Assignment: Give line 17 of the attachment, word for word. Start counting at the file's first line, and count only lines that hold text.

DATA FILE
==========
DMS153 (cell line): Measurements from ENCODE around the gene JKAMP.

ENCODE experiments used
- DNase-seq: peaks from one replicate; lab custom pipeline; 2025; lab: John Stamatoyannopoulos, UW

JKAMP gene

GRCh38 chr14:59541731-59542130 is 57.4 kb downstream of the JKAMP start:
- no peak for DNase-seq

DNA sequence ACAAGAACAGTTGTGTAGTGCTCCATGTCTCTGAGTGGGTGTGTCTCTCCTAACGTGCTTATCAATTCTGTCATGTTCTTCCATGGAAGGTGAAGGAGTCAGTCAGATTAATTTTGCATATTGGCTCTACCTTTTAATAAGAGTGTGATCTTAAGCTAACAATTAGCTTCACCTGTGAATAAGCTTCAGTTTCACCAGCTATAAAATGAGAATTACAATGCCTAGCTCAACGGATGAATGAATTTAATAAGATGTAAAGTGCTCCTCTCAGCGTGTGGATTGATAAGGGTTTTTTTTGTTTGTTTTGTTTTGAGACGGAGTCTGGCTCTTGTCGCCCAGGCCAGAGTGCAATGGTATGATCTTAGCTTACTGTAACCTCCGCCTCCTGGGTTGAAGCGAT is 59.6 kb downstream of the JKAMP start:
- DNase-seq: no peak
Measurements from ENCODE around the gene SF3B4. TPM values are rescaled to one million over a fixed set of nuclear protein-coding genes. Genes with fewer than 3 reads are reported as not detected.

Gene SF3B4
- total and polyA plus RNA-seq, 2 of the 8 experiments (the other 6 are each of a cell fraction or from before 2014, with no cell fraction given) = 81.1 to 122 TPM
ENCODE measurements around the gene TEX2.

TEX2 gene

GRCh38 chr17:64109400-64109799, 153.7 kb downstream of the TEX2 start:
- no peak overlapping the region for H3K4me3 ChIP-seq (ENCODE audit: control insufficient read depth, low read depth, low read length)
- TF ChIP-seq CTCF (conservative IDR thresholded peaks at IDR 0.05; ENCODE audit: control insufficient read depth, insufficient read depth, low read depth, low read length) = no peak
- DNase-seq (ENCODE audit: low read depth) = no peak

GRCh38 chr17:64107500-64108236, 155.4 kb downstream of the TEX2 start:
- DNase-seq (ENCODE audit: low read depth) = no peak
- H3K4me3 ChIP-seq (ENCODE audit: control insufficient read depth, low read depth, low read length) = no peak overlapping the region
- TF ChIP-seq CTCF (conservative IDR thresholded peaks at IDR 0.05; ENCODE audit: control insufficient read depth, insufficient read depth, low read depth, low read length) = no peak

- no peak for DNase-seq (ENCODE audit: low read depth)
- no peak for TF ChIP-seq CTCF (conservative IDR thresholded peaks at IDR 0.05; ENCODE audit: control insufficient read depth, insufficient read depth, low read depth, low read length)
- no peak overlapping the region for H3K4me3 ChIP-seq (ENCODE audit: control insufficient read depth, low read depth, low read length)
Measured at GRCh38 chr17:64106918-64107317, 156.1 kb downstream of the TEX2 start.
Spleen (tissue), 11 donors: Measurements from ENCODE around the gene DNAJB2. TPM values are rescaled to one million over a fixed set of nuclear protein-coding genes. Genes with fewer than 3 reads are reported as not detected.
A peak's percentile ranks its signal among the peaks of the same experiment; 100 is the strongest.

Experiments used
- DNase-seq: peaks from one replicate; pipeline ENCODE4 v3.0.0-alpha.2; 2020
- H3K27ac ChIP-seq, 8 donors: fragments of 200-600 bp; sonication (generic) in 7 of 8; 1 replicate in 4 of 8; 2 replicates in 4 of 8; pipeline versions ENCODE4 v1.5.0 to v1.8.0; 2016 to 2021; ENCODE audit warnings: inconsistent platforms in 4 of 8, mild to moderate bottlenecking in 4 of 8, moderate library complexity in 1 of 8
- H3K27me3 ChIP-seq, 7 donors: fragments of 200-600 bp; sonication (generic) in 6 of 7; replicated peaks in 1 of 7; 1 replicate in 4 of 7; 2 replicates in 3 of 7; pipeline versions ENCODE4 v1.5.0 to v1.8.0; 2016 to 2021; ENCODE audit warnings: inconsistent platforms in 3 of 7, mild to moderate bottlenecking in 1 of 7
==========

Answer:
- DNase-seq (ENCODE audit: low read depth) = no peak